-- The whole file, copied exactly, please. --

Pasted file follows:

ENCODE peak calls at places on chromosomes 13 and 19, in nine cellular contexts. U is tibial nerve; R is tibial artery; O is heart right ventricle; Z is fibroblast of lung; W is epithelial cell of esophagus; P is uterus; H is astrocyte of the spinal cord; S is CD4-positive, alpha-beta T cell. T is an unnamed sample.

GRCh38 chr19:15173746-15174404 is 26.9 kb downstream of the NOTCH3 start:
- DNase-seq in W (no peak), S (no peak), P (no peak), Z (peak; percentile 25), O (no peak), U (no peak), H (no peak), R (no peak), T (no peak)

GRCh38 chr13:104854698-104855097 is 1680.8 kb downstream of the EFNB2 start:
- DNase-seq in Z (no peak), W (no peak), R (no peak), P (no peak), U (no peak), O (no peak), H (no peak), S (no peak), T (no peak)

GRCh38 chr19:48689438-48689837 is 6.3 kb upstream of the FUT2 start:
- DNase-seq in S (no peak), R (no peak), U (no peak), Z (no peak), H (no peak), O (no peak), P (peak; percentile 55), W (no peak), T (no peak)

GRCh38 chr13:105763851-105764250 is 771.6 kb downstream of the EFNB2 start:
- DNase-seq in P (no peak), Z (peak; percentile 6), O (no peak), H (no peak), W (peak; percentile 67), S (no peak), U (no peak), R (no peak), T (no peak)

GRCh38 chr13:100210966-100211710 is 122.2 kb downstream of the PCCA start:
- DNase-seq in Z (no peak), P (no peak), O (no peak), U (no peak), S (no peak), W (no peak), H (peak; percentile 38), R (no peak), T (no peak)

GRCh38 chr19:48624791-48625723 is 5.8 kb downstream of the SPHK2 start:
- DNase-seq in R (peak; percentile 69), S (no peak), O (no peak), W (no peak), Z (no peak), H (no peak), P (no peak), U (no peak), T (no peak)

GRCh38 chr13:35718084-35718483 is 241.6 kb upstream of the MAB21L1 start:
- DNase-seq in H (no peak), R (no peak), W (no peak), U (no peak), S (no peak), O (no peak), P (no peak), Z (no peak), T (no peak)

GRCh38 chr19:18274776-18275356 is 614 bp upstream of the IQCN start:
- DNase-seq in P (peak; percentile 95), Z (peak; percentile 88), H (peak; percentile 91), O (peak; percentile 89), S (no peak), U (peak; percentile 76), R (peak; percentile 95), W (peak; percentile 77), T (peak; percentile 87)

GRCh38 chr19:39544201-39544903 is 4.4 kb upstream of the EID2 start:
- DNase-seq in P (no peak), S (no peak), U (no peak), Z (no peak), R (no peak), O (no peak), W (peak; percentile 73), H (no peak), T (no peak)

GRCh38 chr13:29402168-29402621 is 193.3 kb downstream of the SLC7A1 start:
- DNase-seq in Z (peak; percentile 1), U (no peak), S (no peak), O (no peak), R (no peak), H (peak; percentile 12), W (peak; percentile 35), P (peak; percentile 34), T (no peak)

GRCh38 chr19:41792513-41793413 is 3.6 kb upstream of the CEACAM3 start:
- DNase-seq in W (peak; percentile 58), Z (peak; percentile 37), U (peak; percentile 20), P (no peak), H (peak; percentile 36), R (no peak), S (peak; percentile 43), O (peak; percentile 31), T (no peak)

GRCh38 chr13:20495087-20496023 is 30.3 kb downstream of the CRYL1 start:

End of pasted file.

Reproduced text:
ENCODE peak calls at places on chromosomes 13 and 19, in nine cellular contexts. U is tibial nerve; R is tibial artery; O is heart right ventricle; Z is fibroblast of lung; W is epithelial cell of esophagus; P is uterus; H is astrocyte of the spinal cord; S is CD4-positive, alpha-beta T cell. T is an unnamed sample.

GRCh38 chr19:15173746-15174404 is 26.9 kb downstream of the NOTCH3 start:
- DNase-seq in W (no peak), S (no peak), P (no peak), Z (peak; percentile 25), O (no peak), U (no peak), H (no peak), R (no peak), T (no peak)

GRCh38 chr13:104854698-104855097 is 1680.8 kb downstream of the EFNB2 start:
- DNase-seq in Z (no peak), W (no peak), R (no peak), P (no peak), U (no peak), O (no peak), H (no peak), S (no peak), T (no peak)

GRCh38 chr19:48689438-48689837 is 6.3 kb upstream of the FUT2 start:
- DNase-seq in S (no peak), R (no peak), U (no peak), Z (no peak), H (no peak), O (no peak), P (peak; percentile 55), W (no peak), T (no peak)

GRCh38 chr13:105763851-105764250 is 771.6 kb downstream of the EFNB2 start:
- DNase-seq in P (no peak), Z (peak; percentile 6), O (no peak), H (no peak), W (peak; percentile 67), S (no peak), U (no peak), R (no peak), T (no peak)

GRCh38 chr13:100210966-100211710 is 122.2 kb downstream of the PCCA start:
- DNase-seq in Z (no peak), P (no peak), O (no peak), U (no peak), S (no peak), W (no peak), H (peak; percentile 38), R (no peak), T (no peak)

GRCh38 chr19:48624791-48625723 is 5.8 kb downstream of the SPHK2 start:
- DNase-seq in R (peak; percentile 69), S (no peak), O (no peak), W (no peak), Z (no peak), H (no peak), P (no peak), U (no peak), T (no peak)

GRCh38 chr13:35718084-35718483 is 241.6 kb upstream of the MAB21L1 start:
- DNase-seq in H (no peak), R (no peak), W (no peak), U (no peak), S (no peak), O (no peak), P (no peak), Z (no peak), T (no peak)

GRCh38 chr19:18274776-18275356 is 614 bp upstream of the IQCN start:
- DNase-seq in P (peak; percentile 95), Z (peak; percentile 88), H (peak; percentile 91), O (peak; percentile 89), S (no peak), U (peak; percentile 76), R (peak; percentile 95), W (peak; percentile 77), T (peak; percentile 87)

GRCh38 chr19:39544201-39544903 is 4.4 kb upstream of the EID2 start:
- DNase-seq in P (no peak), S (no peak), U (no peak), Z (no peak), R (no peak), O (no peak), W (peak; percentile 73), H (no peak), T (no peak)

GRCh38 chr13:29402168-29402621 is 193.3 kb downstream of the SLC7A1 start:
- DNase-seq in Z (peak; percentile 1), U (no peak), S (no peak), O (no peak), R (no peak), H (peak; percentile 12), W (peak; percentile 35), P (peak; percentile 34), T (no peak)

GRCh38 chr19:41792513-41793413 is 3.6 kb upstream of the CEACAM3 start:
- DNase-seq in W (peak; percentile 58), Z (peak; percentile 37), U (peak; percentile 20), P (no peak), H (peak; percentile 36), R (no peak), S (peak; percentile 43), O (peak; percentile 31), T (no peak)

GRCh38 chr13:20495087-20496023 is 30.3 kb downstream of the CRYL1 start: